Ver. 17. Worketh. In the Greek, katergazetai, which the English Bible of the year 1577 falsely renders by prepareth, unwilling to allow, with the apostle, that tribulation worketh eternal glory. The ardour with which the apostle speaks is sufficient to inspire the most timid with courage. A life full of crosses, labours, persecutions, injuries, &c. he calls momentary and light, if compared with the eternal, immense, and incomprehensible glory prepared for us. (St. Augustine) — All earthly substance, compared with the happiness of heaven, is rather a loss than a gain. This life, when put in comparison with that to come, is rather a death than life. (St. Gregory in Evangel.)


[1] Ver. 4. In quibus Deus hujus sæculi excæcavit mentes infidelium, en ois o Theos tou aionos toutou etuphlose ta noemata ton apiston. St. Chrysostom, om. e. p. 594. lin. 11. says, it should be read thus: anagnosteon, oti ton apiston tou aionos toutou, etuphlosen o theos [] oemata.

[2] Ver. 8. Aporiamur, aporoumenoifrom a and poros, transitus. See Mr. Legh.

Bible Text & Cross-references:

The sincerity of his preaching: his comfort in his afflictions.

1 Therefore, seeing we have the ministration, according as we have obtained mercy, we faint not.

2 But we renounce the hidden things of dishonesty, not walking in craftiness, nor adulterating the word of God, but by manifestation of the truth commending ourselves to every man’s conscience, in the sight of God.

3 And if our gospel be also hidden, it is hidden to them who perish:

4 In whom the God of this world hath blinded the minds of unbelievers, that the light of the gospel of the glory of Christ, who is the image of God, should not shine unto them.

5 For we preach not ourselves, but Jesus Christ, our Lord: and ourselves, your servants, through Jesus.

6 For God, who commanded the light to shine out of darkness, hath shined in our hearts, to give the light of the knowledge of the glory of God, in the face of Christ Jesus.

7 But we have this treasure in earthen vessels: that the excellency may be of the power of God, and not of us.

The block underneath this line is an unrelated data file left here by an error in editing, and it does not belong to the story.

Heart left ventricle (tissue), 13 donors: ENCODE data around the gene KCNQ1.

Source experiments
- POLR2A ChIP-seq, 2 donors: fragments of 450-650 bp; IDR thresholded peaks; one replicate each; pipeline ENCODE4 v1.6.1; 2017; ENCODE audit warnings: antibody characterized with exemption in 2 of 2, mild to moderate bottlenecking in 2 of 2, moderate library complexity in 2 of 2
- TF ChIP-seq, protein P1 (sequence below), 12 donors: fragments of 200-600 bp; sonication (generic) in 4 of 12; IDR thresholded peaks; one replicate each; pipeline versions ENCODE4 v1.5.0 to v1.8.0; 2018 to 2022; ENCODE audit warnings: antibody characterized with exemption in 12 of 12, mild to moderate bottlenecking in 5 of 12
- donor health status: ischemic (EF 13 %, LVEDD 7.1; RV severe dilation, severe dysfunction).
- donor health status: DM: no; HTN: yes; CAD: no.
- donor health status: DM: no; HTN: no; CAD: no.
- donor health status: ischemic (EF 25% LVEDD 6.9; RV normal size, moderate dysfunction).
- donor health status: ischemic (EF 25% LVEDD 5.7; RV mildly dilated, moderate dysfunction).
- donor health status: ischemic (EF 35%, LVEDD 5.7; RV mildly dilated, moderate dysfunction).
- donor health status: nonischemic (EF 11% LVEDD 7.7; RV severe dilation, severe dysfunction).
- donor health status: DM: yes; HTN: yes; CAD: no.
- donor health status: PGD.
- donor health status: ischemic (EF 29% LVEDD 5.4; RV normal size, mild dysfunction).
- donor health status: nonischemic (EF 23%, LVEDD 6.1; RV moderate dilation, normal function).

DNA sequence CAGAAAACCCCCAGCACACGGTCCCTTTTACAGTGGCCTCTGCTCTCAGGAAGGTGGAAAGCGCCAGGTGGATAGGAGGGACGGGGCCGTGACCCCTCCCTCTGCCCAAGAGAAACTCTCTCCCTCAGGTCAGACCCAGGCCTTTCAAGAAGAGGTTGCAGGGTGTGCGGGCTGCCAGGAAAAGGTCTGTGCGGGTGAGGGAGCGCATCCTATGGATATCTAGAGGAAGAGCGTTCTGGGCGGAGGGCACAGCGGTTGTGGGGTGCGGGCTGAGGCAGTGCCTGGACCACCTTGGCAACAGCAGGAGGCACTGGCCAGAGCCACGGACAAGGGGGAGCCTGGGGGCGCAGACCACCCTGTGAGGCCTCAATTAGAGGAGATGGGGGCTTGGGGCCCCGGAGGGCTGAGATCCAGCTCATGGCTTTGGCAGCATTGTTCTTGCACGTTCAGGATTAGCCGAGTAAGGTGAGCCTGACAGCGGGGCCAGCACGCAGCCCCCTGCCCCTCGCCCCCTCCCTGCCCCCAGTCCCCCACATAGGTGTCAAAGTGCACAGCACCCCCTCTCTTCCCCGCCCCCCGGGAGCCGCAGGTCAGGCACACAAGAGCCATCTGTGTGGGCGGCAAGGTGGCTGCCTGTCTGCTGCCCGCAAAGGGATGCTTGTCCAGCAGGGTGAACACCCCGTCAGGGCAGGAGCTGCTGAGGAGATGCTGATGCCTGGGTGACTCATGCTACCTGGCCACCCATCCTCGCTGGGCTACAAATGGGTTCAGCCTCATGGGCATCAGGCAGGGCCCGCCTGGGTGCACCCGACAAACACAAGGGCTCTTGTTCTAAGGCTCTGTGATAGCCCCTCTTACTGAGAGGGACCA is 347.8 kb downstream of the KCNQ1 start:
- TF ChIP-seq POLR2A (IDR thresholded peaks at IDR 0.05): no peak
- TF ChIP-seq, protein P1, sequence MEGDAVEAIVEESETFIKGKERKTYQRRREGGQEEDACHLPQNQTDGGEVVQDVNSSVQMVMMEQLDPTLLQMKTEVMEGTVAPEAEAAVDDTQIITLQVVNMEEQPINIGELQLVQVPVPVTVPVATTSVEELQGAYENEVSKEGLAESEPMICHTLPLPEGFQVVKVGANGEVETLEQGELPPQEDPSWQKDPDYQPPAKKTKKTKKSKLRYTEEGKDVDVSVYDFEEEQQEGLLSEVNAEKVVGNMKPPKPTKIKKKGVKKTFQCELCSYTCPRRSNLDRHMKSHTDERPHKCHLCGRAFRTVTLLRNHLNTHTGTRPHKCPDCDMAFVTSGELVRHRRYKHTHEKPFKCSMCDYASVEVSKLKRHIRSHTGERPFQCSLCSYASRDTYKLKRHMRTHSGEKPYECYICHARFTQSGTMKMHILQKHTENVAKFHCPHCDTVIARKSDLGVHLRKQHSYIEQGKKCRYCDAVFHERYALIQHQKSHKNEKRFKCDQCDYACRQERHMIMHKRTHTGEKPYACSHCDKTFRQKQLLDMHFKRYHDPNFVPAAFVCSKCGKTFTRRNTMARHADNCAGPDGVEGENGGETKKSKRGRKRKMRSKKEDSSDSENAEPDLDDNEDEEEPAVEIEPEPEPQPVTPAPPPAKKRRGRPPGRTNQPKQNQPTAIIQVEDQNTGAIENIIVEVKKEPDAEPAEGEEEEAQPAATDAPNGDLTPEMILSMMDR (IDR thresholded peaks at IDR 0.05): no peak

8 In all things we suffer tribulation, but are not distressed: we are straitened, but are not destitute:

9 We suffer persecution, but are not forsaken: we are cast down, but we perish not:

10 Always bearing about in our body the dying of Jesus, that the life also of Jesus may be made manifest in our bodies.

11 For we who live, are always delivered unto death for Jesus’ sake: that the life also of Jesus may be made manifest in our mortal flesh.

12 So then death worketh in us, but life in you.

13 But having the same spirit of faith, as it is written: *I have believed, therefore I have spoken: we also believe, and therefore we speak:

14 Knowing that he who raised up Jesus, will raise us up also with Jesus, and place us with you.

15 For all things are for your sakes: that the grace abounding through many, may abound in thanksgiving to the glory of God.

16 For which cause we faint not; but though our outward man is corrupted: yet the inward man is renewed day by day.

17 For our present tribulation, which is momentary and light, worketh for us above measure exceedingly an eternal weight of glory.

18 While we look not at the things which are seen, but at the things which are not seen. For the things which are seen, are temporal: but the things which are not seen, are eternal.



13: Psalm cxv. 10.